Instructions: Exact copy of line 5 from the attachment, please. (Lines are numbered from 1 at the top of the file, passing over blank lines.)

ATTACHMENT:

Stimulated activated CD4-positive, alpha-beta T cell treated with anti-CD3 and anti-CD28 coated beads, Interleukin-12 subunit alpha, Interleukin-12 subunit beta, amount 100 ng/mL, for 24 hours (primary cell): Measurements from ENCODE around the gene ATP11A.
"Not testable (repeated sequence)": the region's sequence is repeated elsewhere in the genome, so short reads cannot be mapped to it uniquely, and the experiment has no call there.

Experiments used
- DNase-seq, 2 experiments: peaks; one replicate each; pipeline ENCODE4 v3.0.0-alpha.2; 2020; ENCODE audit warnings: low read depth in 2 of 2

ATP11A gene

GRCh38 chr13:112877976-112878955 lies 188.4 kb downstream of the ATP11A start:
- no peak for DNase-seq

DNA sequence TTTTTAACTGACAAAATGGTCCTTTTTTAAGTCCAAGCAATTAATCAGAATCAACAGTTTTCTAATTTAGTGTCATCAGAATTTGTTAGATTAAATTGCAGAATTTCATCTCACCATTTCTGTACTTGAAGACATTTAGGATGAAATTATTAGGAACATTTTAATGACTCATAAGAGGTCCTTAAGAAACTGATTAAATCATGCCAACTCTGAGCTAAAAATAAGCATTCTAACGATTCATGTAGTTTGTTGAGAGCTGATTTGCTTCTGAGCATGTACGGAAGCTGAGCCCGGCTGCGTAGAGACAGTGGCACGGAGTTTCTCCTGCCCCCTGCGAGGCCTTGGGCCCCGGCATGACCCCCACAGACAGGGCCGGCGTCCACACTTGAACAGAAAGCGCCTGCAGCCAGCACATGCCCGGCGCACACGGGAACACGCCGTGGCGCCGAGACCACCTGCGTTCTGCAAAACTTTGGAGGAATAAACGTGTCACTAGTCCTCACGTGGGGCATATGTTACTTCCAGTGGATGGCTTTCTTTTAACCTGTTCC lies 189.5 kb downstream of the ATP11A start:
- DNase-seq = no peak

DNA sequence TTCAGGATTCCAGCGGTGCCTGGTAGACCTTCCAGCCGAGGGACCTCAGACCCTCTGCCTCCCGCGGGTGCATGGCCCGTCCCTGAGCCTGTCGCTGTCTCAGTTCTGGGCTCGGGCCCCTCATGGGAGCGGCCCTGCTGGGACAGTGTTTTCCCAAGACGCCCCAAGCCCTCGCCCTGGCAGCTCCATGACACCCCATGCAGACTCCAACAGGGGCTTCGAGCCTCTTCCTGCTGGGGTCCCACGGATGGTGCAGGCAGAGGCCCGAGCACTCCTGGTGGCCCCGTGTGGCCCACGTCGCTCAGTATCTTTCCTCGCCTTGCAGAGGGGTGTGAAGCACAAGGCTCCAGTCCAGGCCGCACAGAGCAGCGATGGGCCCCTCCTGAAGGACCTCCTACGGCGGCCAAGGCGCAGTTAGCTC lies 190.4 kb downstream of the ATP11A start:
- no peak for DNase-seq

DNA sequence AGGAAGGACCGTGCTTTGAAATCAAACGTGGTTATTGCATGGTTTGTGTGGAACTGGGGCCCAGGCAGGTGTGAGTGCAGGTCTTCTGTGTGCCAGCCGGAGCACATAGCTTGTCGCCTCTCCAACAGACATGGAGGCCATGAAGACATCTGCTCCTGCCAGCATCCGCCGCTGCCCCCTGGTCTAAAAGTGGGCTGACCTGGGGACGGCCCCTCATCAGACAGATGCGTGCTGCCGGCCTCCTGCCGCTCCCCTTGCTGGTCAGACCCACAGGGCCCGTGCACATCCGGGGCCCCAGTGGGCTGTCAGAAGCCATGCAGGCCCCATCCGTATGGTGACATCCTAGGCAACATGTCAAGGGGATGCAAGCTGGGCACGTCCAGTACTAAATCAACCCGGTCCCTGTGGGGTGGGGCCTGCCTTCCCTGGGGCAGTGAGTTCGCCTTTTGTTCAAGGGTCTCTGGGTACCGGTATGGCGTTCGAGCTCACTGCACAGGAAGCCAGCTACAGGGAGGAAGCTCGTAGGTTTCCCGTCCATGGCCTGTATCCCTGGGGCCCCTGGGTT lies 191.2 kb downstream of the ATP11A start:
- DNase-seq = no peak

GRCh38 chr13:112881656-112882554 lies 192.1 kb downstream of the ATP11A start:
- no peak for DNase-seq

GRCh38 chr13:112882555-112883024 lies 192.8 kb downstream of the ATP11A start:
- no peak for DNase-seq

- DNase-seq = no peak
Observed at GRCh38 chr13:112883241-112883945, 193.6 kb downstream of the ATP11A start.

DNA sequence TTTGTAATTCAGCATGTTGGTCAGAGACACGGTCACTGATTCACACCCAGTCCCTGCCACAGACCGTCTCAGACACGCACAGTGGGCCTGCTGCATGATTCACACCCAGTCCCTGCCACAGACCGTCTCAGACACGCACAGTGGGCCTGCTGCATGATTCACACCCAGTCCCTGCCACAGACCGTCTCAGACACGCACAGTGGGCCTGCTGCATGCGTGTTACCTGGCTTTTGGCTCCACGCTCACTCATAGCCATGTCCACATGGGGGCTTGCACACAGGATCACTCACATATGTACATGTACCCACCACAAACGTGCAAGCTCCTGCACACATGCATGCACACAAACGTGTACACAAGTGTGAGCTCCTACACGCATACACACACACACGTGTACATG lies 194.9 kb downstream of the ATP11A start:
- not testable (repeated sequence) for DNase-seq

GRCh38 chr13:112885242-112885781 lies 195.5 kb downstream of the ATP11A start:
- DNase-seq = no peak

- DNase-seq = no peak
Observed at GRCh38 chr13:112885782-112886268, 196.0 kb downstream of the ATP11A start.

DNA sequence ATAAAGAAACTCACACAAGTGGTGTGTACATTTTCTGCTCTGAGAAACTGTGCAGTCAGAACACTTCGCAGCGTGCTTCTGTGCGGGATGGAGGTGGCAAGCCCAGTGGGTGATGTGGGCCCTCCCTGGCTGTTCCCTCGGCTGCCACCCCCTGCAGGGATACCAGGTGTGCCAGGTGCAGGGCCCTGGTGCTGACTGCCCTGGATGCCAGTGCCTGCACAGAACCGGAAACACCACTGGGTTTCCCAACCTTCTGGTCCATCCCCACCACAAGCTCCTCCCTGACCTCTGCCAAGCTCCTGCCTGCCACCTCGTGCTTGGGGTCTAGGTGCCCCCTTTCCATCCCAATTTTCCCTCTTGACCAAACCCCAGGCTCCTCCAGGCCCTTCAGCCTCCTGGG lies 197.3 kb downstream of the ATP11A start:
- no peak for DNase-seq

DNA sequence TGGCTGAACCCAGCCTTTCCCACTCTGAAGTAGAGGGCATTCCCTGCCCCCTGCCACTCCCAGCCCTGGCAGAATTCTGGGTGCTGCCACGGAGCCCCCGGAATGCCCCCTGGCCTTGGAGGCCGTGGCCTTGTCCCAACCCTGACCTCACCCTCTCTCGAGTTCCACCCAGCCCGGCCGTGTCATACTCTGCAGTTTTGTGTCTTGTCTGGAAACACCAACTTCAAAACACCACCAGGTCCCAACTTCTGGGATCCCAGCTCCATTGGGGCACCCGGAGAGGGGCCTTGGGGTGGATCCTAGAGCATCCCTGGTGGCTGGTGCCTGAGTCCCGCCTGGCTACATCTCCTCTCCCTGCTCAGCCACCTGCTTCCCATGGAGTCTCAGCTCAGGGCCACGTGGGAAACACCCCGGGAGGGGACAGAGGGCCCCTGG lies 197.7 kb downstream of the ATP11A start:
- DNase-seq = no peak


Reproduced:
ATP11A gene